As if 2020 wasn’t bad enough. Now, yet another crippling record is being broken.
I read a lot of financial news. And over the handful of years, I’ve seen a startling amount of one specific type of story pop up on just about every company I dig into: class-action lawsuits.
They are everywhere. From the tiniest companies freshly on the market to the largest bellwethers in the Dow, you can almost guarantee there’s an ongoing lawsuit somewhere.
If you haven’t followed the news of late, or been overwhelmed by the sheer weight of how much we’re getting every day, you might have missed this story.
Nikola Corp. (NASDAQ: NKLA), the battery/fuel cell truck dynamo, struck a deal with GM the same time a scathing report of fraud was published. We covered this story earlier in the month.
The point is that Nikola and its founder Trevor Milton got caught lying, allegedly. Regardless of the truth, Milton’s out and as of today deleted his wild Twitter account.
In the background of this huge story, which has caused NKLA’s stock to drop like a block of cement, is the lawsuits. As you can imagine, if investigators do discover Milton and his team were lying to investors, Nikola is screwed.
This is a case where a class action lawsuit put forward on behalf of shareholders absolutely makes sense.
But it is also true that this is a rare, freak occurrence. As much as we all hear about corruption on Wall Street and elsewhere, stories like Nikola’s just don’t happen every day.
After all, we have rules regarding regularly-filed statements of operations, SEC oversight, and more countermeasures against false statements.
Yet, with all of that said, why are there more than 600 of these open cases pending right now? Surely, there aren’t 600 Nikolas out there.
Well, there are some important developments and trends that got us here. And more importantly, several takeaways every investor should be aware of regarding this litigation nation.
It might seem like a modern development in the world. But class-action lawsuits have been around for a very long time. In fact, modern law on the subject in the United States got its roots from the Federal Equity Rules of 1842.
But you wouldn’t be wrong to think that these have been ever more common. Each of the last three years saw record numbers of shareholder class action suits.
2017 saw about three times as many of these lawsuits than the previous ten-year average. 2018, 2019 saw even higher numbers. No doubt 2020 will shatter these records with ease.
A number of factors can be attributed to this rise, including a court case in 2017 called Cyan Inc. v. Beaver County Employees Retirement Fund that allowed the same cases to be tried in both state and federal courts simultaneously.
Basically, that lets law firms collect double the fees and amounts to twice the number of cases each year.
The way law firms themselves seek out opportunities to sue publicly-traded companies is also a huge factor. It has become almost a separate business for them to extract fees for lengthy suits like these.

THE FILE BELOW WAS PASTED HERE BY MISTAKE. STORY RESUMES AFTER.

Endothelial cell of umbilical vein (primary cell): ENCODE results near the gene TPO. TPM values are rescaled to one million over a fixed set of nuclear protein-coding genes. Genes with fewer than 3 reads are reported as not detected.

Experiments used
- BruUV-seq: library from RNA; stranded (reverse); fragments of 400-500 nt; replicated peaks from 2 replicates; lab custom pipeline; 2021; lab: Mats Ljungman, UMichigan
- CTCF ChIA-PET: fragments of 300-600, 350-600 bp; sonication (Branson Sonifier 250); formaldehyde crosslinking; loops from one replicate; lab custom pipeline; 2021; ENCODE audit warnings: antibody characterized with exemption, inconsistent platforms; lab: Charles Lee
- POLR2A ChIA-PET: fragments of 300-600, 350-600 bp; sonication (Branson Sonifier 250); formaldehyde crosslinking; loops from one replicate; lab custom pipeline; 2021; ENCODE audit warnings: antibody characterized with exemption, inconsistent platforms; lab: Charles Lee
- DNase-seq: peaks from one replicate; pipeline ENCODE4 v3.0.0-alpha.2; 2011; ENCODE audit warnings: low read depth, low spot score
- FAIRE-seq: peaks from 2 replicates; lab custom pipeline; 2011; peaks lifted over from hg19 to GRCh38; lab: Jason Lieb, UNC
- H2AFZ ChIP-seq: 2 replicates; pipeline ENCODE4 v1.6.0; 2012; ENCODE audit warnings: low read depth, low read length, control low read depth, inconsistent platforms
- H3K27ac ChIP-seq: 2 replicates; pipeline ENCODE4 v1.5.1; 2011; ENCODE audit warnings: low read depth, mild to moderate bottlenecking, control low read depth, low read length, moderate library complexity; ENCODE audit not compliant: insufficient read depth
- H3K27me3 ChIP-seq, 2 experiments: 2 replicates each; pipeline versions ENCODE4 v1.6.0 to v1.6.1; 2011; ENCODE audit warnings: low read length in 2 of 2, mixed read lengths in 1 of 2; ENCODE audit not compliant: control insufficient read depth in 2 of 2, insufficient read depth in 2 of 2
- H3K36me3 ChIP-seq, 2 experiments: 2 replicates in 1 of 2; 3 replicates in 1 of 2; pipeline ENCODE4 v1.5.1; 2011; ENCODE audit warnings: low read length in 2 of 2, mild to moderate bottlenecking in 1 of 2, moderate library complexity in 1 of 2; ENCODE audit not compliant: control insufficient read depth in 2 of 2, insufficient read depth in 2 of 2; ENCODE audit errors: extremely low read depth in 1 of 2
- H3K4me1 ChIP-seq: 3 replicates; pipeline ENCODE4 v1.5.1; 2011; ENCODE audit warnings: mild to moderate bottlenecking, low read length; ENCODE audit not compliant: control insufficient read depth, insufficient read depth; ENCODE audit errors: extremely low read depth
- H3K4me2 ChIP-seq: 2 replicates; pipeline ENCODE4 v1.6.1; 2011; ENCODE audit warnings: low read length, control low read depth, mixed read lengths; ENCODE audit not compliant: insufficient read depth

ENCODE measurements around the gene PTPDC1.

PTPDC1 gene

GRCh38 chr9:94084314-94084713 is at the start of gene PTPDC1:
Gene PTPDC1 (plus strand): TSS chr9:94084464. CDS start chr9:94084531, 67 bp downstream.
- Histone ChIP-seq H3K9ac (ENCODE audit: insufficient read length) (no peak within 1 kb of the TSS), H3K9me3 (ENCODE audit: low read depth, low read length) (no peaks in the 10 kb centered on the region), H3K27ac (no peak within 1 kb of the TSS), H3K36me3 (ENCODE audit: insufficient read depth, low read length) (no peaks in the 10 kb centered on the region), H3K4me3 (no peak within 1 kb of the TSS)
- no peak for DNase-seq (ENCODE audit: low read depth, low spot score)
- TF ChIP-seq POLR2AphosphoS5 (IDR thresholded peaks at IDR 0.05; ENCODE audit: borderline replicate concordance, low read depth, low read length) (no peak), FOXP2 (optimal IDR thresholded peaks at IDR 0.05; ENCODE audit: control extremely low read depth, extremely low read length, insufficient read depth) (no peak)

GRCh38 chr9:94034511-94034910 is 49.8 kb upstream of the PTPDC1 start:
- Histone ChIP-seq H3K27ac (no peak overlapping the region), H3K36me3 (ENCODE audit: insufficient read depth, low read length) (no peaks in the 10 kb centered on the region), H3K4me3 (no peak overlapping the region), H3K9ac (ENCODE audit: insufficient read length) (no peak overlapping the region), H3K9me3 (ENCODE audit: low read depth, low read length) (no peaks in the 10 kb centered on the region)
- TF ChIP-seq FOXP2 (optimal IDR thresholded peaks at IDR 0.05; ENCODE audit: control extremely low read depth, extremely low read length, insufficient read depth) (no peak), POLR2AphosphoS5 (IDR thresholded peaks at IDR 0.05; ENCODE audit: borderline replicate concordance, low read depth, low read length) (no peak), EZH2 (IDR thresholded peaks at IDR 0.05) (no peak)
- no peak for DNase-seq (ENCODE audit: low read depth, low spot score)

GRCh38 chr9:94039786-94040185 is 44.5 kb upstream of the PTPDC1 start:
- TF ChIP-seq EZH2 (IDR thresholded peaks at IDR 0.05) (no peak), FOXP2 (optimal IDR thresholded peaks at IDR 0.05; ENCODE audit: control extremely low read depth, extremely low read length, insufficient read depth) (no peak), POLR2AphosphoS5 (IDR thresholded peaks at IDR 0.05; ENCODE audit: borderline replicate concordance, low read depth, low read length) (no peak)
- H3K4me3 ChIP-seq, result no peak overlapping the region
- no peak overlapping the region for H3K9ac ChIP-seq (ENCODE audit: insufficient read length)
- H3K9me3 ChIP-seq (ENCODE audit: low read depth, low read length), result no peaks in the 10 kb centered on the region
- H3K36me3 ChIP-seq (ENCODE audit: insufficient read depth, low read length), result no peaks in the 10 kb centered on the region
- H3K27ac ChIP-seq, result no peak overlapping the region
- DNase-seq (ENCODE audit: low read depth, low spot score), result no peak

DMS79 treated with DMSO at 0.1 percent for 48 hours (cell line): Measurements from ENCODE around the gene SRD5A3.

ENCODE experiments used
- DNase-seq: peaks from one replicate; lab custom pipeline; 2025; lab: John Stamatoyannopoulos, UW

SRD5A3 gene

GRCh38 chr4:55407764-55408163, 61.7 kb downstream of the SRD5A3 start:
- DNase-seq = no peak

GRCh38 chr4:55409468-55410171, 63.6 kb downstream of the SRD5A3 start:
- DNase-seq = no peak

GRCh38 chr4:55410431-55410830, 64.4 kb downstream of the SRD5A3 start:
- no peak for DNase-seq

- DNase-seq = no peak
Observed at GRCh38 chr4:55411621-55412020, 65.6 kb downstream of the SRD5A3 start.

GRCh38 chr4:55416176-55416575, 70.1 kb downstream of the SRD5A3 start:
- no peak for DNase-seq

It’s also how the market has moved recently that indicates the number of cases. This is especially true this year.
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Just think about how many companies might have misquoted or misled, even by accident, investors about the impact of COVID-19 on their operations.
Combine that with the record number of mergers and acquisitions, each of which comes with tons of opportunities for hiding information or misleading investors. Add in extreme market volatility, and you get a nasty concoction of trouble for corporations.
Finally, take a look back at Nikola’s situation. No doubt the company is in trouble right now. But exacerbating the whole thing beyond belief was Milton’s crazy Twitter account.
Social media has stirred the pot even further when it comes to securities lawsuits. How many times now has Elon Musk crossed the line with his own Twitter account? How many times does a flood of social media posts force the hand of some company?
It’s only going to get worse… or better depending on your disposition. Bringing light into the inner workings of corporate governance and the backrooms during mergers and acquisitions does have its benefits.
But what do you do in this highly-litigious world?
There are a few steps you can take that might seem extreme or even paranoid just a few years ago. But they could protect your portfolio from the flames of another Nikola.
2020 is a new age. Whether you like it or not, we live in a different world and a different stock market. And this rise in securities class-action lawsuits is only going to get worse.
So, take the steps above to protect yourself. It could both protect your portfolio and reap its own rewards if you, yourself have a case.
To your prosperity and health,
Joshua M. Belanger
Executive Publisher & Founder